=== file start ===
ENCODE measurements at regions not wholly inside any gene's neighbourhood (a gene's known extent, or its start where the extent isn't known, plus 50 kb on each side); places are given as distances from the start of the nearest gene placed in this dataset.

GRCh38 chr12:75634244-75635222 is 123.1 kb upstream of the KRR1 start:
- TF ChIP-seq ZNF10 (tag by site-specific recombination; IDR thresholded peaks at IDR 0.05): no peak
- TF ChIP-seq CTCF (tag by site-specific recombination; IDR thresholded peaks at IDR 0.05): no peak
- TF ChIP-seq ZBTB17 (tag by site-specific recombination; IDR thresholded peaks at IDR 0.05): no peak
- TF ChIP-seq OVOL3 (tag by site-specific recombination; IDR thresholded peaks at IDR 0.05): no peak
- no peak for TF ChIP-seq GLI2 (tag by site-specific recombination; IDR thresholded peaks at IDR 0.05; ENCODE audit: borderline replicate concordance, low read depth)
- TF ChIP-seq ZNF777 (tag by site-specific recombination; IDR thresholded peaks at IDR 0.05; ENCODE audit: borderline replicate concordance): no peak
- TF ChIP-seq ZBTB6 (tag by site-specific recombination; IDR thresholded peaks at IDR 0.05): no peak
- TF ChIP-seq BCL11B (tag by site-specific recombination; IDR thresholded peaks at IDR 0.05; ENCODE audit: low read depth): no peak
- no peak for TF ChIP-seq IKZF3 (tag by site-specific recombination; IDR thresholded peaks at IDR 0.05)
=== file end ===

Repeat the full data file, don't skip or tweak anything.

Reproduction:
ENCODE measurements at regions not wholly inside any gene's neighbourhood (a gene's known extent, or its start where the extent isn't known, plus 50 kb on each side); places are given as distances from the start of the nearest gene placed in this dataset.

GRCh38 chr12:75634244-75635222 is 123.1 kb upstream of the KRR1 start:
- TF ChIP-seq ZNF10 (tag by site-specific recombination; IDR thresholded peaks at IDR 0.05): no peak
- TF ChIP-seq CTCF (tag by site-specific recombination; IDR thresholded peaks at IDR 0.05): no peak
- TF ChIP-seq ZBTB17 (tag by site-specific recombination; IDR thresholded peaks at IDR 0.05): no peak
- TF ChIP-seq OVOL3 (tag by site-specific recombination; IDR thresholded peaks at IDR 0.05): no peak
- no peak for TF ChIP-seq GLI2 (tag by site-specific recombination; IDR thresholded peaks at IDR 0.05; ENCODE audit: borderline replicate concordance, low read depth)
- TF ChIP-seq ZNF777 (tag by site-specific recombination; IDR thresholded peaks at IDR 0.05; ENCODE audit: borderline replicate concordance): no peak
- TF ChIP-seq ZBTB6 (tag by site-specific recombination; IDR thresholded peaks at IDR 0.05): no peak
- TF ChIP-seq BCL11B (tag by site-specific recombination; IDR thresholded peaks at IDR 0.05; ENCODE audit: low read depth): no peak
- no peak for TF ChIP-seq IKZF3 (tag by site-specific recombination; IDR thresholded peaks at IDR 0.05)